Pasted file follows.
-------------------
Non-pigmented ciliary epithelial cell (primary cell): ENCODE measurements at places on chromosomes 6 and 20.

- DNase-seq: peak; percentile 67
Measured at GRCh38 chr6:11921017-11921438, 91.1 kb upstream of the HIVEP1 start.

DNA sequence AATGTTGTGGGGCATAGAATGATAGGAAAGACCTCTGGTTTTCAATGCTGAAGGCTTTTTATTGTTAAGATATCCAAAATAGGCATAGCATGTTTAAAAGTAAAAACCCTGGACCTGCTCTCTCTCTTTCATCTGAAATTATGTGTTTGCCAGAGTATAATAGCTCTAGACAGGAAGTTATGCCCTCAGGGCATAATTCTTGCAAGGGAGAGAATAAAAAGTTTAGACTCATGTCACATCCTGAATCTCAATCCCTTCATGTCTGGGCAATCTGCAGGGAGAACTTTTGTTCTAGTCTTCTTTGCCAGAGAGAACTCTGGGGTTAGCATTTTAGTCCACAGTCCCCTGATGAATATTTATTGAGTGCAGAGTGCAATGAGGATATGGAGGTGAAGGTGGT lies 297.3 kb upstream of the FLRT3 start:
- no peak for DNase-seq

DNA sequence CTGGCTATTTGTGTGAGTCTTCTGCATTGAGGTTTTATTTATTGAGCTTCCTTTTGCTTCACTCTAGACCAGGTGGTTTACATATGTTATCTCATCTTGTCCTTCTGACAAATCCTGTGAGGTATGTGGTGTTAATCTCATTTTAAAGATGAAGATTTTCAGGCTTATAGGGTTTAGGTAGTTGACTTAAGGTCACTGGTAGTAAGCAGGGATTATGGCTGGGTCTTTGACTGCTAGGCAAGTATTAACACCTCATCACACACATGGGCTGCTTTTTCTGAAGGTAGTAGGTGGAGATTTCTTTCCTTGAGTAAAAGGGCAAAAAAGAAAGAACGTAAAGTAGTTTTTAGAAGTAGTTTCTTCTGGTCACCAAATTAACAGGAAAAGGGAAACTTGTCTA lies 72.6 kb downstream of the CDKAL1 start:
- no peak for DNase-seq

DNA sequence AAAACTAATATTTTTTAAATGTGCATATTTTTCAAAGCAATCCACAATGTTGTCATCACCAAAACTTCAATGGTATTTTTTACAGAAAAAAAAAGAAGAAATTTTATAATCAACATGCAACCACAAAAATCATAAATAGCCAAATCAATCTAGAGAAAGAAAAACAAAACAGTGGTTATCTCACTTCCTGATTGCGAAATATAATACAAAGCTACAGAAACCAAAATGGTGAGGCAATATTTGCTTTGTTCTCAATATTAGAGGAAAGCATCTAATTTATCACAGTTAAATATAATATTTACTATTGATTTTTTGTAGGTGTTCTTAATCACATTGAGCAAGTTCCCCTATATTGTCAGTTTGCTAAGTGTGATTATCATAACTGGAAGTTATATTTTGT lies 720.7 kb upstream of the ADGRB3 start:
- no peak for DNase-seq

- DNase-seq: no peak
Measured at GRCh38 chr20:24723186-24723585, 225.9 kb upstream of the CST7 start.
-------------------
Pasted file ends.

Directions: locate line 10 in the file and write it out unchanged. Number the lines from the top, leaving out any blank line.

- DNase-seq: no peak